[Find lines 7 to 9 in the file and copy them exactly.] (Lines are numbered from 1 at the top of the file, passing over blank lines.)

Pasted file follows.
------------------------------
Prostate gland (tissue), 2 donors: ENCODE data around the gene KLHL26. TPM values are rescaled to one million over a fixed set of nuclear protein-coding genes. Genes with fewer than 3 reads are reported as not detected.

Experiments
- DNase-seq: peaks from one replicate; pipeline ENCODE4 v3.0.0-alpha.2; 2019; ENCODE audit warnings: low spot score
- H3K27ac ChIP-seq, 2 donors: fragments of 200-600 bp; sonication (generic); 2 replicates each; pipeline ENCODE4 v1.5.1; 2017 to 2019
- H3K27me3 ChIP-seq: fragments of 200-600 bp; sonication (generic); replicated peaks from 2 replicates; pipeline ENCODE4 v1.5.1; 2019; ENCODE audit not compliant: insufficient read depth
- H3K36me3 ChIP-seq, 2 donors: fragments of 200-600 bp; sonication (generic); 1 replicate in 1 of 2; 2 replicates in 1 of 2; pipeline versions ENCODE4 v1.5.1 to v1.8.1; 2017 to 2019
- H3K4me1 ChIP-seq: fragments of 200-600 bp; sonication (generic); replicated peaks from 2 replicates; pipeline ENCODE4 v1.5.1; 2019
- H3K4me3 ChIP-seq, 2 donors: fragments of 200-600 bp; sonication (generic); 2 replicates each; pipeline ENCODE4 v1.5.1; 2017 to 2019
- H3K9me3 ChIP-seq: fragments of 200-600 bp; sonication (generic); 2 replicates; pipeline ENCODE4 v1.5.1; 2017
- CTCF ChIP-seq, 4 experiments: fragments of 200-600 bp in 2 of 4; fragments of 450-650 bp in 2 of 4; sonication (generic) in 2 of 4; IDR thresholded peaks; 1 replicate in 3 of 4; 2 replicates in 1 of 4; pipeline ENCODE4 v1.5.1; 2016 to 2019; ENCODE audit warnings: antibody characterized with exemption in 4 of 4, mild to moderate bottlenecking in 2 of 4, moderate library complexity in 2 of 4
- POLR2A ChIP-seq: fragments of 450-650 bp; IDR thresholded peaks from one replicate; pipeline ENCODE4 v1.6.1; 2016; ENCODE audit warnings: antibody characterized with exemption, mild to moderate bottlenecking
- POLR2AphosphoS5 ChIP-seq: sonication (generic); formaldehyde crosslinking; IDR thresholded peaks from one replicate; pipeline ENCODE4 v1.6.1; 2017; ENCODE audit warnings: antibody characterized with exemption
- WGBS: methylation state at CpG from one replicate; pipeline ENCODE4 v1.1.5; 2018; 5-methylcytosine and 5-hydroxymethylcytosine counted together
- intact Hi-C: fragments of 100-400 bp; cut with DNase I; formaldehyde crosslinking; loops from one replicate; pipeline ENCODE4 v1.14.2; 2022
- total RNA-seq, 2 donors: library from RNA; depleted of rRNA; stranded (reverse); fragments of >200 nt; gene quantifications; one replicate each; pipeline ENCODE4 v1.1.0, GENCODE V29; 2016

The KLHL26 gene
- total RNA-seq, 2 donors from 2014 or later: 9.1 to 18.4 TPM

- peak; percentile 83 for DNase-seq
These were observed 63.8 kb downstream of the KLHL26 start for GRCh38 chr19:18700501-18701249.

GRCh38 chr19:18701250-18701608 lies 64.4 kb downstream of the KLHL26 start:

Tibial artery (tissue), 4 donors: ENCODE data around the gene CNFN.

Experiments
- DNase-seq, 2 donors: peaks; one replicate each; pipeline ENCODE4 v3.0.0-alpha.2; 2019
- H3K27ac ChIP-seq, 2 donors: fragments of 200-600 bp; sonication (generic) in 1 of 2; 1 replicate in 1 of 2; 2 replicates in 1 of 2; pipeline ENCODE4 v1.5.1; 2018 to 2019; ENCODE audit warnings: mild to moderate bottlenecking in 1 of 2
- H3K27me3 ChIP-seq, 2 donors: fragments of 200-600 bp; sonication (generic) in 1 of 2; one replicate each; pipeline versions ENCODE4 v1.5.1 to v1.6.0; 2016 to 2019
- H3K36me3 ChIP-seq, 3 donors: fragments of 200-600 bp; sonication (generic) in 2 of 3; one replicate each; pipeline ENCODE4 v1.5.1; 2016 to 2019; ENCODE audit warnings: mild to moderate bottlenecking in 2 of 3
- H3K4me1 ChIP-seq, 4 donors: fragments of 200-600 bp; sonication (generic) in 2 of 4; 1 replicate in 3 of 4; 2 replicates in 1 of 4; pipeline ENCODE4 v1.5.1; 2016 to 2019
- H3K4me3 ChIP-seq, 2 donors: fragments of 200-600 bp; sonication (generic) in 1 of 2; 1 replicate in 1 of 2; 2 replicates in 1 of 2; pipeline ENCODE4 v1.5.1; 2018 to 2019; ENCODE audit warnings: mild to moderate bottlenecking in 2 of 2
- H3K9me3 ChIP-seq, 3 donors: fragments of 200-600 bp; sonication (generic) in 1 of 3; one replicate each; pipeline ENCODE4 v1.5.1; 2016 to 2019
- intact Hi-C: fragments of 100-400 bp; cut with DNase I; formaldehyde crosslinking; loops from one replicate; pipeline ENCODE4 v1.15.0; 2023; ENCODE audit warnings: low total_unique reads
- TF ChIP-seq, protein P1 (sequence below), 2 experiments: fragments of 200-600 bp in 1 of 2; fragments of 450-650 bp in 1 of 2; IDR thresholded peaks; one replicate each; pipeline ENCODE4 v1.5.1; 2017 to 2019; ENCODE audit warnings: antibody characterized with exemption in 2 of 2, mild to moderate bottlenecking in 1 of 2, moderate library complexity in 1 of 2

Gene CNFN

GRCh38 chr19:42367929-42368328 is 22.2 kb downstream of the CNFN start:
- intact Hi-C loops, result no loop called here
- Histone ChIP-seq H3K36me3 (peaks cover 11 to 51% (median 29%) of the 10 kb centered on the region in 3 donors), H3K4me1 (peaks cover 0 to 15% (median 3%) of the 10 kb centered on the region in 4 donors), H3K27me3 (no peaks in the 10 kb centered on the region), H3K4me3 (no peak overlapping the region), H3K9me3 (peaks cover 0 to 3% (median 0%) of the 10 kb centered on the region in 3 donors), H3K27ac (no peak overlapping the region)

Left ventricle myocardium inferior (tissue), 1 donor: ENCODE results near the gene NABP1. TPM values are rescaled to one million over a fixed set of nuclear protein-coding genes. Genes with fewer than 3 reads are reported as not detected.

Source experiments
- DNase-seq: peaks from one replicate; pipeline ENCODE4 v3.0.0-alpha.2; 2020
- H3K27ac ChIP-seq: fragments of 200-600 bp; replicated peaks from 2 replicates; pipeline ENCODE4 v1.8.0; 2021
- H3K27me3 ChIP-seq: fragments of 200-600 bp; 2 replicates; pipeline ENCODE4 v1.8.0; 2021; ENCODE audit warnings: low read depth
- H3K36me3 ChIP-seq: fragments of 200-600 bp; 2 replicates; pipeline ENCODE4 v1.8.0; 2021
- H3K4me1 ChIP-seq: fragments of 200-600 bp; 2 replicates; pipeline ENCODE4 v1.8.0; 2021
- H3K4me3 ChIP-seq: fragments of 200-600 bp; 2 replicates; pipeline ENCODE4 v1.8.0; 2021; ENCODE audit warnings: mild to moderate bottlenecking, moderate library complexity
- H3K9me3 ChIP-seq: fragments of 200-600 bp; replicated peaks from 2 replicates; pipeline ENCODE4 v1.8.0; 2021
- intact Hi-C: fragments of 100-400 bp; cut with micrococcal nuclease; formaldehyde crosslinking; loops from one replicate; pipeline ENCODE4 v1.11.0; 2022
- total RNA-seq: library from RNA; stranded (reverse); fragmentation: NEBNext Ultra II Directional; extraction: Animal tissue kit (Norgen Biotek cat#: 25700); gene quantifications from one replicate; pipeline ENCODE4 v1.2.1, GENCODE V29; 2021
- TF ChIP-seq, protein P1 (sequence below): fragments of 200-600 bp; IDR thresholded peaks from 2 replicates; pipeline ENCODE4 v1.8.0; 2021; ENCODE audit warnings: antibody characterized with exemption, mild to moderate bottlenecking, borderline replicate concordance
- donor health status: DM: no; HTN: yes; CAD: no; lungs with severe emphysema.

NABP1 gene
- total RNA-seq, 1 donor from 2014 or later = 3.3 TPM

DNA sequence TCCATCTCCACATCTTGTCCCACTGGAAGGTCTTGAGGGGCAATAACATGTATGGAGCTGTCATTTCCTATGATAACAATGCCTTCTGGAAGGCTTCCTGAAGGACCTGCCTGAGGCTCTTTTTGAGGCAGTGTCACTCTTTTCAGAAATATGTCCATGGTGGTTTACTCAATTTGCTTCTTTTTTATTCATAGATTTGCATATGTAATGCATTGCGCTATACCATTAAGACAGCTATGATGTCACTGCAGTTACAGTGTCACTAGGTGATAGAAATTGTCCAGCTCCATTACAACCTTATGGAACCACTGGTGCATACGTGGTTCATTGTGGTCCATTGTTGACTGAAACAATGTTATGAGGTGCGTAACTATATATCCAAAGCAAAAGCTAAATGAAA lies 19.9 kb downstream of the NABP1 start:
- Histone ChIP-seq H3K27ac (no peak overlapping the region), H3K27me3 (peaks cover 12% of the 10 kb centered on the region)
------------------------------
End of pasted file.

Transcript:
- H3K4me1 ChIP-seq: fragments of 200-600 bp; sonication (generic); replicated peaks from 2 replicates; pipeline ENCODE4 v1.5.1; 2019
- H3K4me3 ChIP-seq, 2 donors: fragments of 200-600 bp; sonication (generic); 2 replicates each; pipeline ENCODE4 v1.5.1; 2017 to 2019
- H3K9me3 ChIP-seq: fragments of 200-600 bp; sonication (generic); 2 replicates; pipeline ENCODE4 v1.5.1; 2017